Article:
“I know I shouldn’t complain, other people have it worse…”
My feet have ached before, but nothing like this. For seventeen years, point shoes rubbed and tore at heels at toes, blood blossoming out across pink satin, gore tainting elegant beauty. Miles of pavement left inches of callouses. A dislike for shoes in general have flattened and spread toes. Doors have severed toenails violently; salty sea waves removed them gently…but nothing has left my feet as swollen and worn as waiting tables. Add to it my brilliant decision to take two classes this semester (100 pages of reading a week for apologetics – help me, help me!) and there are days where all I can manage is when I get home is a few minute veg in front of the TV followed by five or so hours of oblivion.
But how can I be tired? I don’t have a family to care for when I come home? How do other people keep up with their reading? How do they stay sane with a full time job, kids, and seminary? I’m weak, I’m lazy, I’m a failure. Other people are so much busier, work so much harder, have so much more on their plate and do it with a flippin’ Crest commercial smile. I have no excuse to be tired, no excuse to be frustrated, no excuse to be behind.
“I think to have a regular job and be a mom is not as, of course there are challenges, but it's not like being on set.”
But at least married people have partners in their work; as a single, I’m doing it all on my own, creating a home, paying bills, making life decisions, worrying my family will end with me because I’m so insanely picky I can’t find the right guy. My life is hard, it isn’t fair, I’ve always worked so hard, don’t I deserve a break, some kind of reward?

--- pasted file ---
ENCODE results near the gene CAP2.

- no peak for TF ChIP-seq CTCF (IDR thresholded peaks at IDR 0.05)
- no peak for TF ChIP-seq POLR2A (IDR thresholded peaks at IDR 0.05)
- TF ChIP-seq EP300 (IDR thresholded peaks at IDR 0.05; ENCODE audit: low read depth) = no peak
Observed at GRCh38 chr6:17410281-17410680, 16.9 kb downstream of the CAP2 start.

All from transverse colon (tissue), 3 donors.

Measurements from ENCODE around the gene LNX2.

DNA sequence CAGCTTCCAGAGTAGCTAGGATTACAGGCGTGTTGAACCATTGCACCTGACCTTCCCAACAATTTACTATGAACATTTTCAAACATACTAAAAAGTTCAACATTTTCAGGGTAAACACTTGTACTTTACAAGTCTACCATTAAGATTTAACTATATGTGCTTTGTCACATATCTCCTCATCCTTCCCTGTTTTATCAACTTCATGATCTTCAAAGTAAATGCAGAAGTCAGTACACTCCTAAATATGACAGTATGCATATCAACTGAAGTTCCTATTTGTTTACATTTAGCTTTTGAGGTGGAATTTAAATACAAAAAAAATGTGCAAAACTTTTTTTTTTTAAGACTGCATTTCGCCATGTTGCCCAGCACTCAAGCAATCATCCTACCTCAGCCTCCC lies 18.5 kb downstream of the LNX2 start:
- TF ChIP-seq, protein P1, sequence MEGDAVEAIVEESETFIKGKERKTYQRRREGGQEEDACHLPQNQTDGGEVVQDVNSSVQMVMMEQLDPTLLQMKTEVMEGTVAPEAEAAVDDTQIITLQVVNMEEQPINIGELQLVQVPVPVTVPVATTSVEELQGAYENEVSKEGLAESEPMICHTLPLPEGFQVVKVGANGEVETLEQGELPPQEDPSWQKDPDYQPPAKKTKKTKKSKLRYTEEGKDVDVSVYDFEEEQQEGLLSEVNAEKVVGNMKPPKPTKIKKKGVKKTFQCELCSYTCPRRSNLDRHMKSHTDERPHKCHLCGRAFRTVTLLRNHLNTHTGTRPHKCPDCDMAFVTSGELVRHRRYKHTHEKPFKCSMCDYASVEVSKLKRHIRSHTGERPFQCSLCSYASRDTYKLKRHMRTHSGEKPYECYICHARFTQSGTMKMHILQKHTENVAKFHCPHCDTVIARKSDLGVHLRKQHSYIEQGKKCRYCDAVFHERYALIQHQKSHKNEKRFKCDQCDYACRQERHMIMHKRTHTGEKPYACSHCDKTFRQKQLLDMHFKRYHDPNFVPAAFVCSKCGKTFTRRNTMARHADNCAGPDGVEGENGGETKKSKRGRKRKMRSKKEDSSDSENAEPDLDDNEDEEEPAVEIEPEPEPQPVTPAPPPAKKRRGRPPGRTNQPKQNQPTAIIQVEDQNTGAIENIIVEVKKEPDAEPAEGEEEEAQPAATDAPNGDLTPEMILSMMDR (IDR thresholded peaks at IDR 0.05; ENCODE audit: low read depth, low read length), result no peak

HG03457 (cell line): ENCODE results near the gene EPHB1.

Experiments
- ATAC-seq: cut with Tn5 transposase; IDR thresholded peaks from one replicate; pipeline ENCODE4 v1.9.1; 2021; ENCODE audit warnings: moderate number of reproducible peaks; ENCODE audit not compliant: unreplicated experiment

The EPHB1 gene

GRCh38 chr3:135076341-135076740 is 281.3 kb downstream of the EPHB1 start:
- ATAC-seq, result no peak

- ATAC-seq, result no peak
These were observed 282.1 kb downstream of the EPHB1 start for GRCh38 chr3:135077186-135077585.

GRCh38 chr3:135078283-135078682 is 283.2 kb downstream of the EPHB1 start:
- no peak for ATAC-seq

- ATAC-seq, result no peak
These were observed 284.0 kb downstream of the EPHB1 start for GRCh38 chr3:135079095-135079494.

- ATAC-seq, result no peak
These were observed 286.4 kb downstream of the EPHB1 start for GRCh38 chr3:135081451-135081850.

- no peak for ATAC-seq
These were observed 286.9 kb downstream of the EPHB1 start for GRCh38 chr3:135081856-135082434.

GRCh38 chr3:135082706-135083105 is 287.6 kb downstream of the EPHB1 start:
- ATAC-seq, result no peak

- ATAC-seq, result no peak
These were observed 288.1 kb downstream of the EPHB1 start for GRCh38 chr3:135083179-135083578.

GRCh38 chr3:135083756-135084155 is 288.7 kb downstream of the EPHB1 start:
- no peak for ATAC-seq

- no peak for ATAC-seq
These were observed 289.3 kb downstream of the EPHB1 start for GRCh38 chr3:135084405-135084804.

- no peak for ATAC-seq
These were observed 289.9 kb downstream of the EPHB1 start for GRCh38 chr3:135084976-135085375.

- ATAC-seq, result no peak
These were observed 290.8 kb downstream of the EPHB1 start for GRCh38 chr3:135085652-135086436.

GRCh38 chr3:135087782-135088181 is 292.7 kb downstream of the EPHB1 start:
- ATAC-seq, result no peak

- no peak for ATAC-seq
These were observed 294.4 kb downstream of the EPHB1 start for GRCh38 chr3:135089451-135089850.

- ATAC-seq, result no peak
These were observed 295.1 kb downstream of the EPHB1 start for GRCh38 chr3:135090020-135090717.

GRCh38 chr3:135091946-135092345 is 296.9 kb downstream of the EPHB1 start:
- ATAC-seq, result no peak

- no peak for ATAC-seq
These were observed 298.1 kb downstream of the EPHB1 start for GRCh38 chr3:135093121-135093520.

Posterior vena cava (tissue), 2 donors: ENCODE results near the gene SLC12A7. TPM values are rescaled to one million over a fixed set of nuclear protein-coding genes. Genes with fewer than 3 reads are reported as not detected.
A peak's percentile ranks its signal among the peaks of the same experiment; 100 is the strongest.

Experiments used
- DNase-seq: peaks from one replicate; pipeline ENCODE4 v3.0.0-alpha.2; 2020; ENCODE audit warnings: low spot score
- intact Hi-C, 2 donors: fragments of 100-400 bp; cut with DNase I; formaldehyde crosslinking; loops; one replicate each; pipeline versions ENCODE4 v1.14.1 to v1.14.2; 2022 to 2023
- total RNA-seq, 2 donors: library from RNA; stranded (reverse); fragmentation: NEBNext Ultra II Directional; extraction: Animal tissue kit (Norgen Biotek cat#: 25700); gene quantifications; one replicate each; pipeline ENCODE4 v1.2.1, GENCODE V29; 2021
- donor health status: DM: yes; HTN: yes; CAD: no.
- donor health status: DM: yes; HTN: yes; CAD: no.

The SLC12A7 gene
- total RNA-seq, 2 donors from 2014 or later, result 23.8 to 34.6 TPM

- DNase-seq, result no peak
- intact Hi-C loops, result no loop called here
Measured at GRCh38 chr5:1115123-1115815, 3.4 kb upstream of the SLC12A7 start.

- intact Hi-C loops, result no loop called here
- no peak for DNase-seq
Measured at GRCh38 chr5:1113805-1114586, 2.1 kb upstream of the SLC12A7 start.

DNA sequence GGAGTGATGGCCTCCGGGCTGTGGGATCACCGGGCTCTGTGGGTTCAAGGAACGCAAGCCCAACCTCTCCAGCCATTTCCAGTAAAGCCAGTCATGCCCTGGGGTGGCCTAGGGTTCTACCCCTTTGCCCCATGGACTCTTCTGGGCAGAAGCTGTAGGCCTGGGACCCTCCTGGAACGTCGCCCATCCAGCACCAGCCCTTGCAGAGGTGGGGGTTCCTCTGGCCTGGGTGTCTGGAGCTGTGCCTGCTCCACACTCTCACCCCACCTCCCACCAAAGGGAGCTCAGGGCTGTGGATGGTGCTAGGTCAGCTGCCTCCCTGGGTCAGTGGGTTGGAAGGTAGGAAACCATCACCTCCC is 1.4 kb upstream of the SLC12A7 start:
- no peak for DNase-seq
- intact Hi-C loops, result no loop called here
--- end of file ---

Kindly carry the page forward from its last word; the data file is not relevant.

Does anybody else wrestle with these two mindsets? On the one hand, guilt overload bears down, pulling us into despair and often paralyzing us against productivity and any possibility of deserved rest that might just restore the energy we need to keep going…while on the other hand, pride often rears its ugly head, lifting us up above our fellow workers in this world, destroying camaraderie and frankly pissing everyone off (Oh GP, please put down the mic and walk away slowly…).
Both roads lead to the wilderness, and not just a clearing in the middle of the woods with an awesome little stream nearby and green grass and an awesome view of the night sky. This wilderness is dry and desolate and, above all, lonely. When we compare our struggles to the struggles of others, we will always isolate ourselves, always.
There is only one solution to this struggle, one remedy to this faulty mindset: 15 Rejoice with those who rejoice, and weep with those who weep. 16 Be of the same mind toward one another; do not be haughty in mind, but [b]associate with the lowly. Do not be wise in your own estimation. (Romans 12:15-16).
We should neither downplay nor exacerbate your struggles or the struggles of others. The one leads to guilt, the other bitterness. Instead, I think we need to allow ourselves to mourn the effects of sin, give ourselves the right to be frustrated and stress. Jesus wept when Lazarus died (John 11); it is not a sin to weep in our struggles. Using the argument that others have it harder robs you of this. But when you allow yourself to mourn your own difficulties, an accept that they are, in fact, difficult without comparing them to others, then you are able to mourn with others as well.
Thankfully, despite our propensity to compare ourselves to one another, despite the difficulty of rejoicing with those who are rejoicing when we wish their circumstances were our own, we have a God Who is working for our good, for our holiness.
“Moreover, I will give you a new heart and put a new spirit within you; and I will remove the heart of stone from your flesh and give you a heart of flesh.” (Ezekiel 36:26)
It is only by His power that we can love one another, and flee the lonely paths of comparison.